AKA “Silent Night, Evil Night”, “Stranger in the House”

Starring Olivia Hussey, Keir Dullea, Margot Kidder, John Saxon, Marian Waldman, Andrea Martin, James Edmond Jr., Doug McGrath, Art Hindle, Lynne Griffin, Michael Rapport

Directed by Bob Clark

Expectations: Pretty high. This is a genre classic that I’ve heard nothing but good things about.

Like the ending of Black Christmas, my feelings about the film are ambiguous and require some thought. Usually I can assign a rating to a film within a few moments of finishing it, and some I can predict a rating while watching. With Black Christmas, I’m unsure whether I saw one of the best 70s horror films or one of the most boring and obvious. Watching Black Christmas, one of the earliest recognizable slasher films, for the first time in 2011 definitely isn’t doing the film any favors as its plot twists are pretty apparent to anyone who’s seen any major slasher film. Well fuck, let’s be real here, the plot twists would be obvious to anyone paying attention to the movie, even if they’ve never seen a slasher film.

The story is pretty basic: a sorority house receives strange, sexually aggressive phone calls while a weirdo murderer lurks about in their attic. That’s pretty much it. The film is built upon the premise that you identify with the girls of the sorority, most notably star Olivia Hussey, as she slowly confronts the evil that stalks her. For this to work, the audience must be able to place themselves in her shoes and in her mind; we must live within her fears. This is where Black Christmas fails because right from the first scene we’re also privy to the mind of the crazed killer. We follow him from outside the large sorority house as he climbs the trellis and slides his way into attic. As the film moves along we jump perspectives between the girls and the killer, further allowing the audience to know more than the characters they should be identifying with, and therefore many of the scenes that should be tense and full of scares are pointless and drawn-out because we know exactly where the guy is!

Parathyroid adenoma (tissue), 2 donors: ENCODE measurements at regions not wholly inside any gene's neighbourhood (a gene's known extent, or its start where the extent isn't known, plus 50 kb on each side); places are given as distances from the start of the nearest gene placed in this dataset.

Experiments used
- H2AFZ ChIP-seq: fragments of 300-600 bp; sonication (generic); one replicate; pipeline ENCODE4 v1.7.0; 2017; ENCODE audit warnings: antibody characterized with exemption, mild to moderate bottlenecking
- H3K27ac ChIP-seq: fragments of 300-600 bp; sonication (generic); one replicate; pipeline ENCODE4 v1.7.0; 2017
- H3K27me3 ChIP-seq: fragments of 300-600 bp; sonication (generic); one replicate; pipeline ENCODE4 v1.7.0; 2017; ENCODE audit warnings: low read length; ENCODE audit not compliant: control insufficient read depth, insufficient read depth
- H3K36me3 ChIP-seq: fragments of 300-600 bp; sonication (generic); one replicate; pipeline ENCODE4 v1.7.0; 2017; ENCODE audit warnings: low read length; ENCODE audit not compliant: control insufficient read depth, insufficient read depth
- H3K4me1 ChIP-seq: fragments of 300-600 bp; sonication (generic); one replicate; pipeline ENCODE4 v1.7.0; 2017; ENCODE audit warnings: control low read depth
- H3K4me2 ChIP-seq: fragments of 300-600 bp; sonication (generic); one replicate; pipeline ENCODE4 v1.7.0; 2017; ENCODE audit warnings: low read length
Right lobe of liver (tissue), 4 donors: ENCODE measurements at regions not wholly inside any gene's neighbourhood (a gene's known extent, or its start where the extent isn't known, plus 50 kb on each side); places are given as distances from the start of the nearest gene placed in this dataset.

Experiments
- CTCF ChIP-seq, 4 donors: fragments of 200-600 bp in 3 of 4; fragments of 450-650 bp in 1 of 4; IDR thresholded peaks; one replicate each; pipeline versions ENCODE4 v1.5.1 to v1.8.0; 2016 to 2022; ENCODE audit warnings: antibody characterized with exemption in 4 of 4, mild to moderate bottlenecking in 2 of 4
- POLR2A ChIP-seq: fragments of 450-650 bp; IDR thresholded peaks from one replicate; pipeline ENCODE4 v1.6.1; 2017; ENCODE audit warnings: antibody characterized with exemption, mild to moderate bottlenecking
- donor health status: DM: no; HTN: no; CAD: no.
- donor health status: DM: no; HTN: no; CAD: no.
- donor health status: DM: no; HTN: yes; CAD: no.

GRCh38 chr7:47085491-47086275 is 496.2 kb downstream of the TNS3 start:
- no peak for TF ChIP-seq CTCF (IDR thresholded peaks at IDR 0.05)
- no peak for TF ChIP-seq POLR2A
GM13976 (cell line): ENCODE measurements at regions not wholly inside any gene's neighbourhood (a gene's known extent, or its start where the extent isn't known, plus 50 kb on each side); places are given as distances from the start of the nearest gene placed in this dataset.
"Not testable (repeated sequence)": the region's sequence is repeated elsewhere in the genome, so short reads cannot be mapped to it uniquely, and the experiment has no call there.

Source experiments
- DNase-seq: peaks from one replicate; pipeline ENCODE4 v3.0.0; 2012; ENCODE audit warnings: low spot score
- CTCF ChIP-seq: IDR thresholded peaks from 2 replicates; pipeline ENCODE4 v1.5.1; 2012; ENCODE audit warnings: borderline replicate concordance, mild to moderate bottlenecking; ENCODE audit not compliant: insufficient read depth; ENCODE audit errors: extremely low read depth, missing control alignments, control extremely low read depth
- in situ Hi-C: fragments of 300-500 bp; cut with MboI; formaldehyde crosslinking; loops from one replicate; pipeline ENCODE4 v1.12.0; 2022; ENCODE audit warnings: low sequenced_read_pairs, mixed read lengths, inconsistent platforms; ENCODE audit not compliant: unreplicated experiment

For instance, why should I care about or be excited by a lengthy section of the film where they tap the phone and then trace the call when I knew the lunatic was upstairs from the first shot of the movie? Sure, seeing the mechanical relays of the 1970s phone company was pretty awesome, but where’s the entertainment in watching a drawn-out scene where the inept characters become aware of something you already know? There are times when having more knowledge than the characters can work, like the first kill where the killer hides in Claire’s closet or when he holds the hook while the house mother climbs into the attic. Those scenes work because the extra knowledge adds an extra layer of suspense and tension to the scenes, but as the film continues there’s far too little of this and far too much time spent informing the characters of shit we already know.